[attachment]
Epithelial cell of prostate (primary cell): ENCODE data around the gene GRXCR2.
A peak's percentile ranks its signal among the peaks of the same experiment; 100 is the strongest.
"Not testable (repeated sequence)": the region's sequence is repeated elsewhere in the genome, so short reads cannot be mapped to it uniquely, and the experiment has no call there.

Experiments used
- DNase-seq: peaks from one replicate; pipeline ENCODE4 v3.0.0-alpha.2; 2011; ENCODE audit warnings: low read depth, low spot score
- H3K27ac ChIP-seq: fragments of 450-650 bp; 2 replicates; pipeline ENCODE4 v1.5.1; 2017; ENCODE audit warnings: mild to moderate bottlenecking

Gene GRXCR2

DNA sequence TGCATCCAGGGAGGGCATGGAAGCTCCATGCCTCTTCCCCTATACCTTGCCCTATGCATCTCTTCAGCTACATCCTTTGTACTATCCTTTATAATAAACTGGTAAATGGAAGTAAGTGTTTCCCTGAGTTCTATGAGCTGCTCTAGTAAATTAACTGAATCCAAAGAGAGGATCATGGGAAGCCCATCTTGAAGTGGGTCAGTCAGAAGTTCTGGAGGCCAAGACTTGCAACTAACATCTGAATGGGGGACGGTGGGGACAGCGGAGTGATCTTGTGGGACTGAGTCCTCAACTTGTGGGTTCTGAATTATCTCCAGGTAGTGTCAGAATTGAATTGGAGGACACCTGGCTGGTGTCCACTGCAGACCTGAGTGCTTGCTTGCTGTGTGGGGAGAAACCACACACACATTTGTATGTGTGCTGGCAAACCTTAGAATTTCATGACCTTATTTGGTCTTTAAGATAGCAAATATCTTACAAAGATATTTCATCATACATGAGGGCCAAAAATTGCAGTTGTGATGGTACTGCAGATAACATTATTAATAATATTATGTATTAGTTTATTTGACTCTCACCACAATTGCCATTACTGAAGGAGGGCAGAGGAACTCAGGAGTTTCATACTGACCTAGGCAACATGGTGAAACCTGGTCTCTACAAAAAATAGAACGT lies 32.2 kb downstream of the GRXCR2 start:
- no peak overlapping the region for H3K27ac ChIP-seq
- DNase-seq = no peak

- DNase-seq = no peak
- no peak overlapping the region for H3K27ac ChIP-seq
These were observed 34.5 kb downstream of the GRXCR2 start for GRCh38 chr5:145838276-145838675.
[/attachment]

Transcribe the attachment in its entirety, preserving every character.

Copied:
Epithelial cell of prostate (primary cell): ENCODE data around the gene GRXCR2.
A peak's percentile ranks its signal among the peaks of the same experiment; 100 is the strongest.
"Not testable (repeated sequence)": the region's sequence is repeated elsewhere in the genome, so short reads cannot be mapped to it uniquely, and the experiment has no call there.

Experiments used
- DNase-seq: peaks from one replicate; pipeline ENCODE4 v3.0.0-alpha.2; 2011; ENCODE audit warnings: low read depth, low spot score
- H3K27ac ChIP-seq: fragments of 450-650 bp; 2 replicates; pipeline ENCODE4 v1.5.1; 2017; ENCODE audit warnings: mild to moderate bottlenecking

Gene GRXCR2

DNA sequence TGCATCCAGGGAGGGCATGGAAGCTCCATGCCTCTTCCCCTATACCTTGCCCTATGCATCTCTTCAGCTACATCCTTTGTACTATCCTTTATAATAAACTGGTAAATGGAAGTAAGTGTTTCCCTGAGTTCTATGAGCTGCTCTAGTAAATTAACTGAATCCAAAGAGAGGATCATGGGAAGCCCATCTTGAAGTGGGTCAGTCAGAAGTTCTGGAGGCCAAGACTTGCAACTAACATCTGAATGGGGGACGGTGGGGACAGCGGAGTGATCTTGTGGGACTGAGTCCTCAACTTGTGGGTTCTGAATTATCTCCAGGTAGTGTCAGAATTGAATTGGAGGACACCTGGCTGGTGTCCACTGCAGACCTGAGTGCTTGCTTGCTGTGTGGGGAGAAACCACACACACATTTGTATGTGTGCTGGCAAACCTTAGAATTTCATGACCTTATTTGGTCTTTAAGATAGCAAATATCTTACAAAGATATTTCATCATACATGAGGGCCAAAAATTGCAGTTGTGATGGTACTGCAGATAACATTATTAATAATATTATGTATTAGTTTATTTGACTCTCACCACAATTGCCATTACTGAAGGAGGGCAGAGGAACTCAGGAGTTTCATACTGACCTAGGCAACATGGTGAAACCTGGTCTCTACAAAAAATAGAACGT lies 32.2 kb downstream of the GRXCR2 start:
- no peak overlapping the region for H3K27ac ChIP-seq
- DNase-seq = no peak

- DNase-seq = no peak
- no peak overlapping the region for H3K27ac ChIP-seq
These were observed 34.5 kb downstream of the GRXCR2 start for GRCh38 chr5:145838276-145838675.